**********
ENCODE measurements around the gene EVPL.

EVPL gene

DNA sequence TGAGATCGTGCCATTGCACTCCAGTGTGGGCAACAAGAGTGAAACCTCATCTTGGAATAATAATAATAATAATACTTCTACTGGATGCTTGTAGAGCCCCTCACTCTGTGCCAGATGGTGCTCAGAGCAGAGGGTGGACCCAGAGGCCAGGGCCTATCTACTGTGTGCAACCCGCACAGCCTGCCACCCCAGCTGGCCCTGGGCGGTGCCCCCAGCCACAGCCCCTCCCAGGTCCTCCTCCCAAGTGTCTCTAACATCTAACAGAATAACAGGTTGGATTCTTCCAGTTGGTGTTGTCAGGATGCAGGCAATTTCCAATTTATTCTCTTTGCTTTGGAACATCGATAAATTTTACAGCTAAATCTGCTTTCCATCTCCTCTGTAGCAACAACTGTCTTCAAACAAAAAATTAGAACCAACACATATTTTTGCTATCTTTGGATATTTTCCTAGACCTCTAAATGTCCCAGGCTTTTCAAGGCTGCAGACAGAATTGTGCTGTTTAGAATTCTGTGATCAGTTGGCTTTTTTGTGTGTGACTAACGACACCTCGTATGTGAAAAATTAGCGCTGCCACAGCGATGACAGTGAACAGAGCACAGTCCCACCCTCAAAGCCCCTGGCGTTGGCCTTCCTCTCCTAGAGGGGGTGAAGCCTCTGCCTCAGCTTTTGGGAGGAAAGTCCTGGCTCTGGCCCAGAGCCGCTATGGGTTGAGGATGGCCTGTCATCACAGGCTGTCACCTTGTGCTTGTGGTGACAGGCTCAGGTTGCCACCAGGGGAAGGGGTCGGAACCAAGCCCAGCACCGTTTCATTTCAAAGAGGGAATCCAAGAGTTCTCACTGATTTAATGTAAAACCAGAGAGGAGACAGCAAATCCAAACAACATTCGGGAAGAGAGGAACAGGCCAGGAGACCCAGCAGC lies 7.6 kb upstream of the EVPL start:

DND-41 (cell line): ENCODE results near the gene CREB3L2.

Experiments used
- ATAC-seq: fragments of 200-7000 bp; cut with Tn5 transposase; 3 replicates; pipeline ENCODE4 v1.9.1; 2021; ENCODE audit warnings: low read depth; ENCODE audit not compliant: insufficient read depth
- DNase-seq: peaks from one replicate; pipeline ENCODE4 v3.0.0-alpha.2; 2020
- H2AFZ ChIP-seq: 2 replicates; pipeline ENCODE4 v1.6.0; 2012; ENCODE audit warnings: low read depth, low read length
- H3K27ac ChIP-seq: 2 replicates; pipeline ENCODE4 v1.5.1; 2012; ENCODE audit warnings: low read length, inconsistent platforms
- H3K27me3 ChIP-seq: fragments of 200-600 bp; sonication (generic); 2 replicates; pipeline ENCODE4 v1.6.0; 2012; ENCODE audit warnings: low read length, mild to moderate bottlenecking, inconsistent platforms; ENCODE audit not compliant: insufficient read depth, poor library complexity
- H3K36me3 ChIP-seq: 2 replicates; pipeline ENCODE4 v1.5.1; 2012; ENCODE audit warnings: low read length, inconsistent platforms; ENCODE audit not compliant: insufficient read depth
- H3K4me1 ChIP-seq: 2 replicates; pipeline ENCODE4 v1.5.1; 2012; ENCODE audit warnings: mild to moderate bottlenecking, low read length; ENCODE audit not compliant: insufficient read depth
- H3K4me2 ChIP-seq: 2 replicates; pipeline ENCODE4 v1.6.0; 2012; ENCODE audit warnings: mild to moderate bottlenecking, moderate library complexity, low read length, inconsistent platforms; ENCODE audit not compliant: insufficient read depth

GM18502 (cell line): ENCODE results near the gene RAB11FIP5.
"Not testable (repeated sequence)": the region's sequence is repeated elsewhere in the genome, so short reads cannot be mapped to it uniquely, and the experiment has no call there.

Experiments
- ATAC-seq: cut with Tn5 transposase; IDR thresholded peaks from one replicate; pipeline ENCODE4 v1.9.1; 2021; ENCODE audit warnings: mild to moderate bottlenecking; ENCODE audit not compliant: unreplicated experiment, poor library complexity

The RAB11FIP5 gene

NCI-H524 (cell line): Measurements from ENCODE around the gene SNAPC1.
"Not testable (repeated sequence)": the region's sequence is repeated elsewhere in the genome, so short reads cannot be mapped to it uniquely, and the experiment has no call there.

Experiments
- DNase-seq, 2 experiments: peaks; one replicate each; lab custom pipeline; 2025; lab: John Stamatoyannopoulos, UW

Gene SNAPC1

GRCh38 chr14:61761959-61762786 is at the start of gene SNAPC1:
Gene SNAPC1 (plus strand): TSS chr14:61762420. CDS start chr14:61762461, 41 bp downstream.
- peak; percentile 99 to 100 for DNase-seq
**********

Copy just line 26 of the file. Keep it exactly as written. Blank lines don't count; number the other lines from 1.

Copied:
- peak; percentile 99 to 100 for DNase-seq